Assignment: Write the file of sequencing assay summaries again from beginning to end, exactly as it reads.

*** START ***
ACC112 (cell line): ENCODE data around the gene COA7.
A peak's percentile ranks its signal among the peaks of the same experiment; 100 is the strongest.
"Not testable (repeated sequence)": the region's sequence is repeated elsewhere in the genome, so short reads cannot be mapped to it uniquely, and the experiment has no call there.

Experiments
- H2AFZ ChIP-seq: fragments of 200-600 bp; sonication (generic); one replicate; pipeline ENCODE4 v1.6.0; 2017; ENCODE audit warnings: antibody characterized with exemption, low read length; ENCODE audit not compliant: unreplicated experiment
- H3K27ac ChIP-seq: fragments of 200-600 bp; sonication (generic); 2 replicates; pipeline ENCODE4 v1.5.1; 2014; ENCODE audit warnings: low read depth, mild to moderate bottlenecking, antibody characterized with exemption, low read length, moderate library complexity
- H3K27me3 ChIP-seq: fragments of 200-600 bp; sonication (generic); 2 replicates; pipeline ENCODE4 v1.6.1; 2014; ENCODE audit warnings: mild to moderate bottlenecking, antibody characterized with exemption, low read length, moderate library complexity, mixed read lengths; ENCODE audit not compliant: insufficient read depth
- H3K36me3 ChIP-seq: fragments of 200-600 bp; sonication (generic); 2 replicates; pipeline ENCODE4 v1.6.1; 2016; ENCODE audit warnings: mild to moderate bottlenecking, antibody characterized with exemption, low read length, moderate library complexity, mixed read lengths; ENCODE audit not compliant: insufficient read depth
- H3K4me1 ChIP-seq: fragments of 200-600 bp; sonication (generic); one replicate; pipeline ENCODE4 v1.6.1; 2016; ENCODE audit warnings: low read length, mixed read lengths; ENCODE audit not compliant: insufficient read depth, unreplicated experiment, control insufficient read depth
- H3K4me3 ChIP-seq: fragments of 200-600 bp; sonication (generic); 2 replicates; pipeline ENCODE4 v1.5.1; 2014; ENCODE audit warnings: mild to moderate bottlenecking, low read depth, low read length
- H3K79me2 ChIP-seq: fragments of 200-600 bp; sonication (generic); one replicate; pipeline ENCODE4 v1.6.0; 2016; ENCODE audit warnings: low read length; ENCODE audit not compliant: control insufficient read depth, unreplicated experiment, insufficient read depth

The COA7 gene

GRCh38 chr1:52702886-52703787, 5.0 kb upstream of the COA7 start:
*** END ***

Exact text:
ACC112 (cell line): ENCODE data around the gene COA7.
A peak's percentile ranks its signal among the peaks of the same experiment; 100 is the strongest.
"Not testable (repeated sequence)": the region's sequence is repeated elsewhere in the genome, so short reads cannot be mapped to it uniquely, and the experiment has no call there.

Experiments
- H2AFZ ChIP-seq: fragments of 200-600 bp; sonication (generic); one replicate; pipeline ENCODE4 v1.6.0; 2017; ENCODE audit warnings: antibody characterized with exemption, low read length; ENCODE audit not compliant: unreplicated experiment
- H3K27ac ChIP-seq: fragments of 200-600 bp; sonication (generic); 2 replicates; pipeline ENCODE4 v1.5.1; 2014; ENCODE audit warnings: low read depth, mild to moderate bottlenecking, antibody characterized with exemption, low read length, moderate library complexity
- H3K27me3 ChIP-seq: fragments of 200-600 bp; sonication (generic); 2 replicates; pipeline ENCODE4 v1.6.1; 2014; ENCODE audit warnings: mild to moderate bottlenecking, antibody characterized with exemption, low read length, moderate library complexity, mixed read lengths; ENCODE audit not compliant: insufficient read depth
- H3K36me3 ChIP-seq: fragments of 200-600 bp; sonication (generic); 2 replicates; pipeline ENCODE4 v1.6.1; 2016; ENCODE audit warnings: mild to moderate bottlenecking, antibody characterized with exemption, low read length, moderate library complexity, mixed read lengths; ENCODE audit not compliant: insufficient read depth
- H3K4me1 ChIP-seq: fragments of 200-600 bp; sonication (generic); one replicate; pipeline ENCODE4 v1.6.1; 2016; ENCODE audit warnings: low read length, mixed read lengths; ENCODE audit not compliant: insufficient read depth, unreplicated experiment, control insufficient read depth
- H3K4me3 ChIP-seq: fragments of 200-600 bp; sonication (generic); 2 replicates; pipeline ENCODE4 v1.5.1; 2014; ENCODE audit warnings: mild to moderate bottlenecking, low read depth, low read length
- H3K79me2 ChIP-seq: fragments of 200-600 bp; sonication (generic); one replicate; pipeline ENCODE4 v1.6.0; 2016; ENCODE audit warnings: low read length; ENCODE audit not compliant: control insufficient read depth, unreplicated experiment, insufficient read depth

The COA7 gene

GRCh38 chr1:52702886-52703787, 5.0 kb upstream of the COA7 start: